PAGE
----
2. Technological development: An improvement in the level of technology will equate to improvement in the methods or techniques of production. This will encourage large scale production at lower costs which in turn increases supply e.g. the use of modern farming techniques and equipment.
  3. Season:- The prevailing seasons will influence the supply of a particular commodity. E.g. More umbrellas will be supplied during the rainy season and this also applies to agricultural products.
  4. Government Policies: Government policies such as subsidies, restriction on importation affect the supply of goods both in the long and short run.
  5. Expectation of future change in prices: The expectation of suppliers about the future of the prices of some goods may affect supply. E.g. If the supplier suspects reduction in prices in future, he or she will reduce the quantity supplied of the commodity, so as to enjoy higher prices.
  6. Taxation: Increased taxation on goods will raise the producer’s cost of production and by extension affect the supply of the product.
  7. The prices of other commodities: When the prices of some commodities are high, some producers may switch over to the production of such commodities and stop producing the commodities with lower prices.



Exceptional or Abnormal Supply: is the supply pattern which does not abide by the law of supply, and therefore, gives rise to the reverse of the basic law of supply which states that the higher the price, the higher the quantity of commodity that will be supplied by the producer, and vice-versa. An abnormal supply also called a Regressive or Backward Sloping Supply Curve. Shows that at higher price, less quantity will be supplied. That is a negative situation in which a fall in the price of a commodity leads to an expansion of its supply


Abnormal supply curve (Labour)

Abnormal supply curve (Labour)

Causes of abnormal supply are as itemized below:

  1. Existence of some fixed assets whose prices increase without a corresponding increase in its size, eg Land
  2. Rising wages of labour where a worker tends increase his leisure time and reduce his productive working hours at high wage rate.
  3. A producer with a particular target income may go on supplying the market with his commodities even when prices fall.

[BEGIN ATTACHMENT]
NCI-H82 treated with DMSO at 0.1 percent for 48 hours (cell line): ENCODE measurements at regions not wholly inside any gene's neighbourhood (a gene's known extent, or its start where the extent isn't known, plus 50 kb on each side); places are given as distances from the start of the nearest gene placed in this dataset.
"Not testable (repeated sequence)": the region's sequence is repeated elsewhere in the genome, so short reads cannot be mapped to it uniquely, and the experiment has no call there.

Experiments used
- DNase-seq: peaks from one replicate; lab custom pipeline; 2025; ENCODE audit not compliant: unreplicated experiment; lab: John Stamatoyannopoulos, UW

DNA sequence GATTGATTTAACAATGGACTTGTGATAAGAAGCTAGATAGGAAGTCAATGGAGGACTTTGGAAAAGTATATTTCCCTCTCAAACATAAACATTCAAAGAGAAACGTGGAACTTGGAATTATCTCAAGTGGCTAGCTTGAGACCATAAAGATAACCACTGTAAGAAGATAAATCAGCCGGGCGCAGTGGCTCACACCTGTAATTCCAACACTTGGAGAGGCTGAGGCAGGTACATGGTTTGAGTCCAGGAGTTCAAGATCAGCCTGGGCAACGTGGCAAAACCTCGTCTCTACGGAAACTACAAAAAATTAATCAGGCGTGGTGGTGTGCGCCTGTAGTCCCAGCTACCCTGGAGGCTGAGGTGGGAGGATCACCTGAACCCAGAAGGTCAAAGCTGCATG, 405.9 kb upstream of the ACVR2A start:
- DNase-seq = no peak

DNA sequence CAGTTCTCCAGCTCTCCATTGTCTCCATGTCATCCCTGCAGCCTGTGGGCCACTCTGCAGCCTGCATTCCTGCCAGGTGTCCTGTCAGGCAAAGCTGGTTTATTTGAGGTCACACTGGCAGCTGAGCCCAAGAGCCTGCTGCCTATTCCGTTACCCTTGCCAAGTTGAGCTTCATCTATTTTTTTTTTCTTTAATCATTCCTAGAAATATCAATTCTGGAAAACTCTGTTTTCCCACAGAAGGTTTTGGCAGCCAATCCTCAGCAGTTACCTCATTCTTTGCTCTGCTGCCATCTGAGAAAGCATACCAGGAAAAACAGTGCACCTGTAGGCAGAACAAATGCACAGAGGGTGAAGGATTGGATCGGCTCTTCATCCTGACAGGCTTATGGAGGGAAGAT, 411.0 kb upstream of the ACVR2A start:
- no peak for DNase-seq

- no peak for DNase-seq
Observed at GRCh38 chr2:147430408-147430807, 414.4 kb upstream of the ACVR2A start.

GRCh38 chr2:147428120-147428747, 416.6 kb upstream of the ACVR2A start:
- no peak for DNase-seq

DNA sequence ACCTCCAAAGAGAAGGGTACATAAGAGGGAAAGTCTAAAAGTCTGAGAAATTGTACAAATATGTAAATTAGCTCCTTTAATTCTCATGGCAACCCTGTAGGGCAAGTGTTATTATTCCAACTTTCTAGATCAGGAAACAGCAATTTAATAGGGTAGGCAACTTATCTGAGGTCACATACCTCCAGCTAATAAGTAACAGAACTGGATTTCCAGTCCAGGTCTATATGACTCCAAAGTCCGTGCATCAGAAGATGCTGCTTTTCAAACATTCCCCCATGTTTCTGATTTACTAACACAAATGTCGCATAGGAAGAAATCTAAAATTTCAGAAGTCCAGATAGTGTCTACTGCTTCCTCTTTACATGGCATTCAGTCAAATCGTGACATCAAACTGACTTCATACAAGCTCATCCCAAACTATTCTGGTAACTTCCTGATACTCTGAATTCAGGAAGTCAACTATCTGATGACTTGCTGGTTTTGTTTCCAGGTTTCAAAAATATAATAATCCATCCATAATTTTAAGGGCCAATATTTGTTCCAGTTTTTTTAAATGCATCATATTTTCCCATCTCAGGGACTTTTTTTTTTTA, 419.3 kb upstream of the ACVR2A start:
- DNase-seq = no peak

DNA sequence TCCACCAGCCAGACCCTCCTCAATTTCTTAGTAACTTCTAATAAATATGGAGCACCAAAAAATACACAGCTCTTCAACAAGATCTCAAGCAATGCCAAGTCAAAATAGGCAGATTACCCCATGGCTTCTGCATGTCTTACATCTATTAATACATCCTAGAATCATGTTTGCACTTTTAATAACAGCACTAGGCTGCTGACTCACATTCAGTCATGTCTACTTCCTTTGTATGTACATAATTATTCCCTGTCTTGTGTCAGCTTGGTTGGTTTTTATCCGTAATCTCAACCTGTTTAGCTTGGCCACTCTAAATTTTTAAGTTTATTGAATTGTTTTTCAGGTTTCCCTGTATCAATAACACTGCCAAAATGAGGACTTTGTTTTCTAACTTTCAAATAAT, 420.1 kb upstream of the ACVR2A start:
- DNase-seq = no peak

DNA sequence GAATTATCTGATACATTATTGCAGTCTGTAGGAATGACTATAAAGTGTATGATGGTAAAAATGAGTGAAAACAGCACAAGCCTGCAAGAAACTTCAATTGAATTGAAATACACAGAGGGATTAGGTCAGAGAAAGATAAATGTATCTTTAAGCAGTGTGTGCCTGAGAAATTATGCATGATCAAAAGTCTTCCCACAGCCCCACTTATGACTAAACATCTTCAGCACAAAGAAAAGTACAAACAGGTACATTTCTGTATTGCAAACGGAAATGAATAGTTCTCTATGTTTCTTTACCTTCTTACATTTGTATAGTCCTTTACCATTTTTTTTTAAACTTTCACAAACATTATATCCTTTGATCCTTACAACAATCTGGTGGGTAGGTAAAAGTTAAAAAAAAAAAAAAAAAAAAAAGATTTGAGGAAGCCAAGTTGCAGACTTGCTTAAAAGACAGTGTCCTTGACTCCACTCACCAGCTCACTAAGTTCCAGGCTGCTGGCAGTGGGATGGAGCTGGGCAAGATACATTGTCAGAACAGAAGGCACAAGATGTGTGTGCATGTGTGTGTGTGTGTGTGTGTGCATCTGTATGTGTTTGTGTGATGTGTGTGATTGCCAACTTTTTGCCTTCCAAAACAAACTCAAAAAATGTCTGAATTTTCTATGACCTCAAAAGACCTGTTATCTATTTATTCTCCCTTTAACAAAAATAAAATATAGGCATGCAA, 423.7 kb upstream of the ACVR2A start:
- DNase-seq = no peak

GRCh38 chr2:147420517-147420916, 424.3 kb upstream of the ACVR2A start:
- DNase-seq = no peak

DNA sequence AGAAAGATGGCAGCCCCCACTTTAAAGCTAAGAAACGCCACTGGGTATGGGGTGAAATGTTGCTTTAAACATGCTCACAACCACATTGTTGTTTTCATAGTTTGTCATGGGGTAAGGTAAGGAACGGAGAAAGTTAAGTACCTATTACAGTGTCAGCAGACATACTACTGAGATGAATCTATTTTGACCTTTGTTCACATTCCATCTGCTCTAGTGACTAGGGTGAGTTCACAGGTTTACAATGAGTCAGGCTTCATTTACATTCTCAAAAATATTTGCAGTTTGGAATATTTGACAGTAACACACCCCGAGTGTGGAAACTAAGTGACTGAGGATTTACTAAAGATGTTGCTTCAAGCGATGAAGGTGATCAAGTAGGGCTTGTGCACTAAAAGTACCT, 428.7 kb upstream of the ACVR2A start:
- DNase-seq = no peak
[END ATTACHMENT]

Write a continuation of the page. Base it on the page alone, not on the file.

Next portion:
4. Monopolistic practices where a producer may hold back supply even when the prices are rising, just to push the prices still higher up



  1. Define cost.
  2. Distinguish between money cost and opportunity cost.
  3. What are those factors that determine price elasticity of demand
  4. Explain the sources of finance available to a limited liability company
  5. Why do people hold money.
  6. Define supply.
  7. State the law of supply.
  8. What is a supply schedule?
  9. Briefly explain types of supply
  10. List at least four exceptions to the law of demand
  11. Itemize and explain the factors influencing the supply of candle.



  1. Effective supply means the ____ of goods produced at a particular time (a) proportion (b) entire quantity (c) total volume (d) entire stock
  2. A backward sloping supply curve indicates ____ (a) effective supply (b) composite supply (c) abnormal supply (d) competitive supply
  3. The quantity of goods offered to the market at respective prices and presented in a table is called (a) Price Schedule (b) supply schedule (c) scale preference (d) demand schedule
  4. An inferior good is one (a) whose price is lower than the prices of other goods (b) that is too bad for consumption (c) that is easily perishable (d) whose demand falls when the income of its consumer increases

5. Which of the following is a luxury item (a) petrol (b) text book (c) pencil (d) gold



  1. Mention four factors that influence the supply of a commodity
  2. List four factors that are responsible for abnormal supply.


See also